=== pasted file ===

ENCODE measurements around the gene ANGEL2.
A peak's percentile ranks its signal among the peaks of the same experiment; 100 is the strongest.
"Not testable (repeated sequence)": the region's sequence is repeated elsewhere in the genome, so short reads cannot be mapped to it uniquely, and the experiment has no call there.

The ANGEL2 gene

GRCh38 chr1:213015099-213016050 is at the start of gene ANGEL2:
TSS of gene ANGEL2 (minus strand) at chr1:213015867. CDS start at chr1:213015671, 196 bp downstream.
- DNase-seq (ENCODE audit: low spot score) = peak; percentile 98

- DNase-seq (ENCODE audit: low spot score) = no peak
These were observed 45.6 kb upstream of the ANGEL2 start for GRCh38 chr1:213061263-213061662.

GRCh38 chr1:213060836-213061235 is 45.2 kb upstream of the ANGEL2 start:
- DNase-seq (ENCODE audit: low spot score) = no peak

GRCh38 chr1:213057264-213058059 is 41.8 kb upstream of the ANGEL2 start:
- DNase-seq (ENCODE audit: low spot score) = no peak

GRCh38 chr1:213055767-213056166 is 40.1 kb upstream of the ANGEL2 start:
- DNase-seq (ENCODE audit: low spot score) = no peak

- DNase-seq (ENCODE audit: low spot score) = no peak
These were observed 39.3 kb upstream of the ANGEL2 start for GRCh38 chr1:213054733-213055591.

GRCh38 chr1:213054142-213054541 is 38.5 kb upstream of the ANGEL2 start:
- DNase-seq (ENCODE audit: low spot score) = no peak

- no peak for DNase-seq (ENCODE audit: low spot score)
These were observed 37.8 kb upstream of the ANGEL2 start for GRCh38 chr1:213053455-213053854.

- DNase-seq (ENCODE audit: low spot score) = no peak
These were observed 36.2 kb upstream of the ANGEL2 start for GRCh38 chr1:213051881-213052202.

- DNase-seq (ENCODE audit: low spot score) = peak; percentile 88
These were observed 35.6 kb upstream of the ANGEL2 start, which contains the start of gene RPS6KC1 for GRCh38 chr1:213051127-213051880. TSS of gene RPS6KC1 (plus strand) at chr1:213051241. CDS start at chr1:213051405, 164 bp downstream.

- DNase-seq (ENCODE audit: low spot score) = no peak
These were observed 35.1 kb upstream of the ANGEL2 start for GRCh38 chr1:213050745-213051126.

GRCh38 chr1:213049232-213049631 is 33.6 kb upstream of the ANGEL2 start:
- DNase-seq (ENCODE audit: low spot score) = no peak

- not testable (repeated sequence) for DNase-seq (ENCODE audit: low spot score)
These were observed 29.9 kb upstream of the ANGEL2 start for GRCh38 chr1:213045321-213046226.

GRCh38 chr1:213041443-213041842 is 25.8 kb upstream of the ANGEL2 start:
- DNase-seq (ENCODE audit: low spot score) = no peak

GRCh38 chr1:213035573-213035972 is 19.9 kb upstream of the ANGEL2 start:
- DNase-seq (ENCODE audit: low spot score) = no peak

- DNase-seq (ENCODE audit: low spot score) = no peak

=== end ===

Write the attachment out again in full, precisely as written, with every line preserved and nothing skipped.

ENCODE measurements around the gene ANGEL2.
A peak's percentile ranks its signal among the peaks of the same experiment; 100 is the strongest.
"Not testable (repeated sequence)": the region's sequence is repeated elsewhere in the genome, so short reads cannot be mapped to it uniquely, and the experiment has no call there.

The ANGEL2 gene

GRCh38 chr1:213015099-213016050 is at the start of gene ANGEL2:
TSS of gene ANGEL2 (minus strand) at chr1:213015867. CDS start at chr1:213015671, 196 bp downstream.
- DNase-seq (ENCODE audit: low spot score) = peak; percentile 98

- DNase-seq (ENCODE audit: low spot score) = no peak
These were observed 45.6 kb upstream of the ANGEL2 start for GRCh38 chr1:213061263-213061662.

GRCh38 chr1:213060836-213061235 is 45.2 kb upstream of the ANGEL2 start:
- DNase-seq (ENCODE audit: low spot score) = no peak

GRCh38 chr1:213057264-213058059 is 41.8 kb upstream of the ANGEL2 start:
- DNase-seq (ENCODE audit: low spot score) = no peak

GRCh38 chr1:213055767-213056166 is 40.1 kb upstream of the ANGEL2 start:
- DNase-seq (ENCODE audit: low spot score) = no peak

- DNase-seq (ENCODE audit: low spot score) = no peak
These were observed 39.3 kb upstream of the ANGEL2 start for GRCh38 chr1:213054733-213055591.

GRCh38 chr1:213054142-213054541 is 38.5 kb upstream of the ANGEL2 start:
- DNase-seq (ENCODE audit: low spot score) = no peak

- no peak for DNase-seq (ENCODE audit: low spot score)
These were observed 37.8 kb upstream of the ANGEL2 start for GRCh38 chr1:213053455-213053854.

- DNase-seq (ENCODE audit: low spot score) = no peak
These were observed 36.2 kb upstream of the ANGEL2 start for GRCh38 chr1:213051881-213052202.

- DNase-seq (ENCODE audit: low spot score) = peak; percentile 88
These were observed 35.6 kb upstream of the ANGEL2 start, which contains the start of gene RPS6KC1 for GRCh38 chr1:213051127-213051880. TSS of gene RPS6KC1 (plus strand) at chr1:213051241. CDS start at chr1:213051405, 164 bp downstream.

- DNase-seq (ENCODE audit: low spot score) = no peak
These were observed 35.1 kb upstream of the ANGEL2 start for GRCh38 chr1:213050745-213051126.

GRCh38 chr1:213049232-213049631 is 33.6 kb upstream of the ANGEL2 start:
- DNase-seq (ENCODE audit: low spot score) = no peak

- not testable (repeated sequence) for DNase-seq (ENCODE audit: low spot score)
These were observed 29.9 kb upstream of the ANGEL2 start for GRCh38 chr1:213045321-213046226.

GRCh38 chr1:213041443-213041842 is 25.8 kb upstream of the ANGEL2 start:
- DNase-seq (ENCODE audit: low spot score) = no peak

GRCh38 chr1:213035573-213035972 is 19.9 kb upstream of the ANGEL2 start:
- DNase-seq (ENCODE audit: low spot score) = no peak

- DNase-seq (ENCODE audit: low spot score) = no peak